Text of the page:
Stem cell transplant (allogeneic) conditioning regimen
Data from two studies support the use of alemtuzumab in conditioning regimens for allogeneic stem cell transplantation [Mead 2010 ], [Van Biesen 2009]. Additional trials may be necessary to further define the role of alemtuzumab in this setting.
T-cell prolymphocytic leukemia (T-PLL)
Data from two studies support the use of alemtuzumab in the treatment of T-cell prolymphocytic leukemia [Deardon 2001], [Keating 2002].
US labeling: Lemtrada is contraindicated in patients infected with HIV (due to prolonged reduction in CD4+ lymphocytes). There are no contraindications listed in the manufacturer's Campath labeling.
Lemtrada: Hypersensitivity to alemtuzumab or any component of the formulation; HIV infection; active or latent tuberculosis; severe active infections; active malignancies; concurrent antineoplastic or immunosuppressive therapy; history of progressive multifocal leukoencephalopathy (PML)
MabCampath: Known type 1 hypersensitivity or anaphylactic reactions to alemtuzumab or any component of the formulation; active infections; underlying immunodeficiency (eg, seropositive for HIV); active secondary malignancies; current or history of progressive multifocal leukoencephalopathy (PML)
B-cell chronic lymphocytic leukemia (B-CLL): Campath: IV: Gradually escalate to a maintenance of 30 mg per dose 3 times weekly on alternate days for a total duration of therapy of up to 12 weeks (Hillmen 2007; Keating 2002)
Note: Dose escalation is required; usually accomplished in 3 to 7 days. Single doses >30 mg or cumulative doses >90 mg/week increase the incidence of pancytopenia. Pretreatment (with acetaminophen 500 to 1,000 mg and diphenhydramine 50 mg) is recommended prior to the first dose, with dose escalations, and as clinically indicated; IV glucocorticoids may be used for severe infusion-related reactions. Administer antiviral prophylaxis (for herpetic viral infections) and Pneumocystis jiroveci pneumonia (PCP) prophylaxis; continue for at least 2 months after completion of alemtuzumab and until CD4+ lymphocyte count is ≥200/mm3. Reinitiate with gradual dose escalation if treatment is withheld ≥7 days. Alemtuzumab is associated with a moderate emetic potential in the oncology setting; antiemetics may be recommended to prevent nausea and vomiting (Basch 2011; Roila 2010).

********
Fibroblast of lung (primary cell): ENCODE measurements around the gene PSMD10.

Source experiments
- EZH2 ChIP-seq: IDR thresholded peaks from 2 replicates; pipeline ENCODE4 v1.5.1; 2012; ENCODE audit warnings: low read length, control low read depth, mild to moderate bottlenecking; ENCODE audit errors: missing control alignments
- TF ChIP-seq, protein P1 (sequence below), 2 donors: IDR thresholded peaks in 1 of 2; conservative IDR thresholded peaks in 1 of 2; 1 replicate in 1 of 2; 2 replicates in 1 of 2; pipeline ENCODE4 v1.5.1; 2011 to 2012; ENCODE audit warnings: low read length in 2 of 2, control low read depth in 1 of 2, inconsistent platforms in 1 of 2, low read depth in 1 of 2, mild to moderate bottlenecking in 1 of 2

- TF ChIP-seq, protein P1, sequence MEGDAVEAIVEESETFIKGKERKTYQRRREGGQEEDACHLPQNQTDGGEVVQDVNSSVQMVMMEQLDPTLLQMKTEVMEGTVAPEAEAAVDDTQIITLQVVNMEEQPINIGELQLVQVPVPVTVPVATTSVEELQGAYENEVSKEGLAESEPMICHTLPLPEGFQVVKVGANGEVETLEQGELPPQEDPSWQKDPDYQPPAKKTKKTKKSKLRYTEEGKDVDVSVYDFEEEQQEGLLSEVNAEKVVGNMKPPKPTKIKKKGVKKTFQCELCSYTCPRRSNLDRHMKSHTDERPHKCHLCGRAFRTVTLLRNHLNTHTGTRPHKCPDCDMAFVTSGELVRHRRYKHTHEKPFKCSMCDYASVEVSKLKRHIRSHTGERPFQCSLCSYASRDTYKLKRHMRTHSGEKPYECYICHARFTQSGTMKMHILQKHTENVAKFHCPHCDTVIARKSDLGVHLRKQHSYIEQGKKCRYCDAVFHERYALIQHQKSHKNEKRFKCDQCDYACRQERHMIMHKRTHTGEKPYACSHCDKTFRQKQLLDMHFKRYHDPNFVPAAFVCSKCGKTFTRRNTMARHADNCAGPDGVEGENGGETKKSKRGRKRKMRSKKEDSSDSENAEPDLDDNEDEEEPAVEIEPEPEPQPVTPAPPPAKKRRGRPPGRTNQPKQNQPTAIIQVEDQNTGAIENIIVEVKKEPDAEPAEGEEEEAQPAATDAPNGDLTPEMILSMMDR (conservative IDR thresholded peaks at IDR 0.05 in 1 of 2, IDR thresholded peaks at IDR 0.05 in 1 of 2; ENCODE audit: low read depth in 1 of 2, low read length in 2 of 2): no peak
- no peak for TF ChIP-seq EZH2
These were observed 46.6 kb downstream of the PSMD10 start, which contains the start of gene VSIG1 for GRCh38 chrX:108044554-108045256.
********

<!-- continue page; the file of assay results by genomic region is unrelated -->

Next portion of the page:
Dose escalation: Initial: 3 mg daily beginning on day 1; if tolerated (infusion reaction ≤ grade 2), increase to 10 mg daily; if tolerated (infusion reaction ≤ grade 2), may increase to maintenance of 30 mg per dose 3 times weekly if required.
B-CLL (off-label route): SubQ: Initial: 3 mg on day 1; if tolerated 10 mg on day 3; if tolerated increase to 30 mg on day 5; maintenance: 30 mg per dose 3 times weekly for a maximum of 18 weeks (Lundin 2002) or 3 mg on day 1; if tolerated 10 mg on day 2; if tolerated 30 mg on day 3, followed by 30 mg per dose 3 times weekly for 4 to 12 weeks (Stilgenbauer 2009)
Multiple sclerosis, relapsing: Lemtrada: IV: 12 mg daily for 5 consecutive days (total 60 mg), followed 12 months later by 12 mg daily for 3 consecutive days (total 36 mg); total duration of therapy: 24 months.
Note: Premedicate with corticosteroids (methylprednisolone 1,000 mg or equivalent) immediately prior to alemtuzumab for the first 3 days of each treatment course. Antihistamines and/or antipyretics may also be considered. Administer antiviral prophylaxis (for herpetic viral infections) beginning on the first day of treatment and continue for at least 2 months after completion of alemtuzumab and until CD4+ lymphocyte count is ≥200/mm3. In some clinical trials patients received an additional 12 mg daily for 3 consecutive days 12 months later (total duration of 36 months) (CAMMS223 2008; Coles 2012).
Autoimmune cytopenias, CLL-induced, refractory (off-label use): IV, SubQ: Gradually escalate to a maintenance of 10 to 30 mg per dose 3 times weekly for 4 to 12 weeks (Karlsson 2007; Osterborg 2009)
Graft versus host disease (GVHD), acute, steroid refractory, treatment (off-label use): IV: 10 mg daily for 5 consecutive days, then 10 mg weekly on days 8, 15, and 22 if CR not achieved (Martinez 2009) or 10 mg weekly until symptom resolution (Schnitzler 2009)